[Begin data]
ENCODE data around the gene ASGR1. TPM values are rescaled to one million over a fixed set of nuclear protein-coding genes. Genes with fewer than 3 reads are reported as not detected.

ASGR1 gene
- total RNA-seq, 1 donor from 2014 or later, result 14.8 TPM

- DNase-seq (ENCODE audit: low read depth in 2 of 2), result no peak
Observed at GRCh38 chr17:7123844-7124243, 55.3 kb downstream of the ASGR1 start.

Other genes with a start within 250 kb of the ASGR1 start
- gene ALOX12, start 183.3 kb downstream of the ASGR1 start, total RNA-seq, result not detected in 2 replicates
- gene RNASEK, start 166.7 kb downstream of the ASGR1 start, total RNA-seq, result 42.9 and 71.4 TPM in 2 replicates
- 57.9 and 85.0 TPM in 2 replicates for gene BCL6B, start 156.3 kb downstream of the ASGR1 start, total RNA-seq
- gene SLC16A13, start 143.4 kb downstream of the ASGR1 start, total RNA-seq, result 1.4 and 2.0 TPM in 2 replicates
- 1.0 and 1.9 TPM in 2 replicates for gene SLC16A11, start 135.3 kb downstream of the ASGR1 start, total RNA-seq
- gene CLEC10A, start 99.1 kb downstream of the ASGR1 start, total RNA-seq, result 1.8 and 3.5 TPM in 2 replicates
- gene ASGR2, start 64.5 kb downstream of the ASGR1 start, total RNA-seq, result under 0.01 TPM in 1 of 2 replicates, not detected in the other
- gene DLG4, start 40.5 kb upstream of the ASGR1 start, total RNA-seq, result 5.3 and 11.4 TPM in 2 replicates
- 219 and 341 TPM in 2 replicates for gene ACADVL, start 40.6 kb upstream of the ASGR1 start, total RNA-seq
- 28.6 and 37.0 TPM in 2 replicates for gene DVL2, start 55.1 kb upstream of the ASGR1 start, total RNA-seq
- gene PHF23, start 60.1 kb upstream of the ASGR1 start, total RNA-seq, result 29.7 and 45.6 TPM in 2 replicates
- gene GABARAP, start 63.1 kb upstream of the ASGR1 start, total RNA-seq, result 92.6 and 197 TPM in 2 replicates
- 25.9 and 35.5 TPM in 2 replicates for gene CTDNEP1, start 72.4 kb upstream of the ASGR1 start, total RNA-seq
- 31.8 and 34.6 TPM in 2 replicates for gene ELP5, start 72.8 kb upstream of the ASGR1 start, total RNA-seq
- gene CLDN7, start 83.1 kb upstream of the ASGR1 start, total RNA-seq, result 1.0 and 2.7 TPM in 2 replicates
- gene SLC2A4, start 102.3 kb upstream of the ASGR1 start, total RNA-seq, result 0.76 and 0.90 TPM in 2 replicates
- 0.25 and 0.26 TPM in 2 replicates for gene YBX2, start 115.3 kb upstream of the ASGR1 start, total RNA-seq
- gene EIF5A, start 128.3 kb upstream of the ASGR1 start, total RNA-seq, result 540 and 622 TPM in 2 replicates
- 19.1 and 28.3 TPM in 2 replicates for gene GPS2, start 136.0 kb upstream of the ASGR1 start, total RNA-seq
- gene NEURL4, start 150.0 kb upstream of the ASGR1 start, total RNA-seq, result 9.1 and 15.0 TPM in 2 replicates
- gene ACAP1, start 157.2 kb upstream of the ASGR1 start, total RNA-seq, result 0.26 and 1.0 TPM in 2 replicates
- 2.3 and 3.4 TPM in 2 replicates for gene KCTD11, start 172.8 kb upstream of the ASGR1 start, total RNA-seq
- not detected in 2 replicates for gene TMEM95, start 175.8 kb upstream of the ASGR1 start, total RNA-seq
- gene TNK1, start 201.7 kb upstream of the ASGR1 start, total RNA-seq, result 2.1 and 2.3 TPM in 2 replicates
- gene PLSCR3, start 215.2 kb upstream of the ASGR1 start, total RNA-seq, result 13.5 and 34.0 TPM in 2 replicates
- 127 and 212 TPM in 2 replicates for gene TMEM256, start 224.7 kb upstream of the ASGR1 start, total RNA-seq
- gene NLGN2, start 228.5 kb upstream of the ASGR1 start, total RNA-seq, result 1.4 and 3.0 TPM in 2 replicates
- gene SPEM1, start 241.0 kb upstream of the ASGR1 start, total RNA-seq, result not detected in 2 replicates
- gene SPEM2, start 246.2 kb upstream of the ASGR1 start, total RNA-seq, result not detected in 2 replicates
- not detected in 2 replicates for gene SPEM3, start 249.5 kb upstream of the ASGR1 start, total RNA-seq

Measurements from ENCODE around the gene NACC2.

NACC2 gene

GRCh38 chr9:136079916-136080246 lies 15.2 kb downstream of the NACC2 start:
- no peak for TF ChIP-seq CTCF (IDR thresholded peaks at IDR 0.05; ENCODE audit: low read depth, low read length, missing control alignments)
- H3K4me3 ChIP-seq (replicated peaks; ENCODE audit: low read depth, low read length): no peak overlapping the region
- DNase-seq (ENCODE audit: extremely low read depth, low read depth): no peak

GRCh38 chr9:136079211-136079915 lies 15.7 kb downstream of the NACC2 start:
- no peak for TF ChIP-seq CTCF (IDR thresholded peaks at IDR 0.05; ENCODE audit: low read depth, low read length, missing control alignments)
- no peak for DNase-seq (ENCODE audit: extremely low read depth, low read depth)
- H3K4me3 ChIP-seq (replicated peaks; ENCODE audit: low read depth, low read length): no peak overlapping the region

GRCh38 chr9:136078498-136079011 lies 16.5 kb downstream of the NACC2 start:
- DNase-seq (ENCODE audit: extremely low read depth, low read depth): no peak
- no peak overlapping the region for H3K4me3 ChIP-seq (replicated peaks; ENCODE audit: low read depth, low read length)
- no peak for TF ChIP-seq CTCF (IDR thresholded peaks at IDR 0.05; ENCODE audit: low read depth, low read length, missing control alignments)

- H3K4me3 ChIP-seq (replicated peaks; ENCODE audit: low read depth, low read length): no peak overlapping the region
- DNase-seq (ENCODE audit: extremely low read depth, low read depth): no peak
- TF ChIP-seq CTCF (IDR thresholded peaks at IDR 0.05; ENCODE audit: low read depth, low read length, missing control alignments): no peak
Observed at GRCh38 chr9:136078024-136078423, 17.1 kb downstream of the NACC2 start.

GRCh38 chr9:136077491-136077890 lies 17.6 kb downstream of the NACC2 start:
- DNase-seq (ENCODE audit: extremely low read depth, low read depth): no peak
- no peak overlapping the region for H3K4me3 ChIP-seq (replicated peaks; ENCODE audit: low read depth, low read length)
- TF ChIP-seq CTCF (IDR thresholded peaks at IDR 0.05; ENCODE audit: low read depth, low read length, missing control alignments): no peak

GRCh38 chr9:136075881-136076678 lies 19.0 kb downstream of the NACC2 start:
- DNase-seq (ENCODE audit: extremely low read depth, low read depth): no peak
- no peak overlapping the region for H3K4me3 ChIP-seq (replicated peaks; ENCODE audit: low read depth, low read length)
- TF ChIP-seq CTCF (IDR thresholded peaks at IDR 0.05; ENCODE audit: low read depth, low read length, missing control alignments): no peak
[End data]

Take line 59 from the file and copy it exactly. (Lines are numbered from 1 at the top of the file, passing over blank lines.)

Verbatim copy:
GRCh38 chr9:136075881-136076678 lies 19.0 kb downstream of the NACC2 start: